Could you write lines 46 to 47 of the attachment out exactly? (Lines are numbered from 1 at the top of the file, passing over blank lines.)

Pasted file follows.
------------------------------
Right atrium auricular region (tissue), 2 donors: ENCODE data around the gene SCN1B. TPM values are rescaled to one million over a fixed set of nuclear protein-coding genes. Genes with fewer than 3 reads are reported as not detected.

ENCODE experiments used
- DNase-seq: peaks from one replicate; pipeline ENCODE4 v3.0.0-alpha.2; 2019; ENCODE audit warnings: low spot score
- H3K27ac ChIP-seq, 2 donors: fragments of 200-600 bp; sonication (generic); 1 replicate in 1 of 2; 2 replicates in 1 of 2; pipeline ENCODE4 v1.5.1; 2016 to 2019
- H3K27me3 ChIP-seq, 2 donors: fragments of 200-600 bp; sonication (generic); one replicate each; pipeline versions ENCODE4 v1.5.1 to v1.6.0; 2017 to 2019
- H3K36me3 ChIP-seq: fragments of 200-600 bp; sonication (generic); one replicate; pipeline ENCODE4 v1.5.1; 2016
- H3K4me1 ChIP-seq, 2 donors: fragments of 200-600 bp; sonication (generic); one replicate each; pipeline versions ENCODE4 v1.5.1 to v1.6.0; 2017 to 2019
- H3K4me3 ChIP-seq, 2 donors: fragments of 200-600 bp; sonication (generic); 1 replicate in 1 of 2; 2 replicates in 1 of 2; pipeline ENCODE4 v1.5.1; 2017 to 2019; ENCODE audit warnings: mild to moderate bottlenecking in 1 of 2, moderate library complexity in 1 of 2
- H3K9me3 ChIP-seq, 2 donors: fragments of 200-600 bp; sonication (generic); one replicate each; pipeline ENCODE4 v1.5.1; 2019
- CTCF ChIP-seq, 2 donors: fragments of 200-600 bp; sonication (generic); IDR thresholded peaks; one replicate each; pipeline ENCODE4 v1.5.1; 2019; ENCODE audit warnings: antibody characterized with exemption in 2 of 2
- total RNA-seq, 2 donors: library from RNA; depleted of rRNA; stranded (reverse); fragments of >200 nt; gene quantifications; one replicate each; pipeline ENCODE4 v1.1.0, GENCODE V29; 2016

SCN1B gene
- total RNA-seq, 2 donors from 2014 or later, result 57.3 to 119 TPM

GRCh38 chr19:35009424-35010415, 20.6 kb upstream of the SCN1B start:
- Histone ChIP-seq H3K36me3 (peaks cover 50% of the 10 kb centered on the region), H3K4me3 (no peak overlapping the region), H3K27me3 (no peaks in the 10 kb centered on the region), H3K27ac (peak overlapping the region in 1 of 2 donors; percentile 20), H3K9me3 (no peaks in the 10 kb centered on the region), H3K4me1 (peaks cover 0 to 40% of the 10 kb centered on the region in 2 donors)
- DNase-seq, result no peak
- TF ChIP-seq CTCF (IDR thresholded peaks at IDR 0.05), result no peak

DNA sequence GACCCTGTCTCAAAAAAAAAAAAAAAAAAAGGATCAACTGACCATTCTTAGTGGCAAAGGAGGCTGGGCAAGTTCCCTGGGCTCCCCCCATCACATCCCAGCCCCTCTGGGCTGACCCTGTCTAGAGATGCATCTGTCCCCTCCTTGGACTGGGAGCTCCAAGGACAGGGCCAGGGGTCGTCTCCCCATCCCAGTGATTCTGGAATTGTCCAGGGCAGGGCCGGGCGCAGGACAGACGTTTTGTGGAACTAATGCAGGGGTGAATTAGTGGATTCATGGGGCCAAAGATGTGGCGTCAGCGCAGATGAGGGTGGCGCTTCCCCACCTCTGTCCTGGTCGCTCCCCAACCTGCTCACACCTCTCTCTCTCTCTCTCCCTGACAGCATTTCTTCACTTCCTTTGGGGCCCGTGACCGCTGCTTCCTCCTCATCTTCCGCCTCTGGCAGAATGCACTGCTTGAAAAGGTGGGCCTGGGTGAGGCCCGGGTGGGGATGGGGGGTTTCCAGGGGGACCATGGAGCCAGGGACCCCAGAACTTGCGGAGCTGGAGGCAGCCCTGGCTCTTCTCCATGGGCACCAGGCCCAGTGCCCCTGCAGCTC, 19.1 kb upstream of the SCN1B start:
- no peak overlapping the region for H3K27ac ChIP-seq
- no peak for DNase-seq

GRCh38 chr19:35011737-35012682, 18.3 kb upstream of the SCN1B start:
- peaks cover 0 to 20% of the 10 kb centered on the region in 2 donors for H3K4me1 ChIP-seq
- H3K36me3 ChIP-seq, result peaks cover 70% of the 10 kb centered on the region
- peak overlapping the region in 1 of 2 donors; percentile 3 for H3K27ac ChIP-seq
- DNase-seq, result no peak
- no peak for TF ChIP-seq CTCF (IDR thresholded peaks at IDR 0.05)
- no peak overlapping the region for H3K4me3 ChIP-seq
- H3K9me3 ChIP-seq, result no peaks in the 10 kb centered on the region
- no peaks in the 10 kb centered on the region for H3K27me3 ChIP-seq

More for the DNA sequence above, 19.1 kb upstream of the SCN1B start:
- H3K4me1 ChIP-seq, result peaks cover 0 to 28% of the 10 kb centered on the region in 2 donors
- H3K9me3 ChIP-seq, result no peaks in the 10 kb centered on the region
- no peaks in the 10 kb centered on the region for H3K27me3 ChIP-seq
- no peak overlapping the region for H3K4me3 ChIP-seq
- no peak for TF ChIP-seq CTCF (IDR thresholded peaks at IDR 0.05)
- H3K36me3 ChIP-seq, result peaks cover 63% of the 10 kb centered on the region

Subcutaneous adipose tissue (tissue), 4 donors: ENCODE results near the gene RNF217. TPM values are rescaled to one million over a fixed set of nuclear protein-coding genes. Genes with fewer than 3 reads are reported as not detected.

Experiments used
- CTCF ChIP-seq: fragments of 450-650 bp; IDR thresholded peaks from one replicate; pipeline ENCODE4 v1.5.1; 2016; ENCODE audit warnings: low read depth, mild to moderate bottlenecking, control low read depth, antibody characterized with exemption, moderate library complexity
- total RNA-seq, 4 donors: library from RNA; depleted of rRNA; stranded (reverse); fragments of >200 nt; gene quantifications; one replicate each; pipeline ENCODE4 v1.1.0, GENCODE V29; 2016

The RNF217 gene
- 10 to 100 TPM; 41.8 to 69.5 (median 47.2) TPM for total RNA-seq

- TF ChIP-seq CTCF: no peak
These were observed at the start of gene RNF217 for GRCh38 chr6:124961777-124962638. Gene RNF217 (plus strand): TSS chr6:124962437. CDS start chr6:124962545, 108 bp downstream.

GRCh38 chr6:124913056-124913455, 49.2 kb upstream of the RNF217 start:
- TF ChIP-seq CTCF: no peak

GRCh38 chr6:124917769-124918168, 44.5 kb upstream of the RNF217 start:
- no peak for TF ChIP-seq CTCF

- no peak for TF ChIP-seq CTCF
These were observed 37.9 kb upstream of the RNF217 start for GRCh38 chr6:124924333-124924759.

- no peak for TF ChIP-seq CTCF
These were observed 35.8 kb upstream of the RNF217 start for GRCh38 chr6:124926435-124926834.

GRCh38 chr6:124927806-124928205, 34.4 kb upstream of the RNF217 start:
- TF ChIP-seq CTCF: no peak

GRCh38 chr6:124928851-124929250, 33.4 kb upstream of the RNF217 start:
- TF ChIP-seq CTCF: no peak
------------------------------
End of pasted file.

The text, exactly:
- TF ChIP-seq CTCF: no peak

GRCh38 chr6:124917769-124918168, 44.5 kb upstream of the RNF217 start: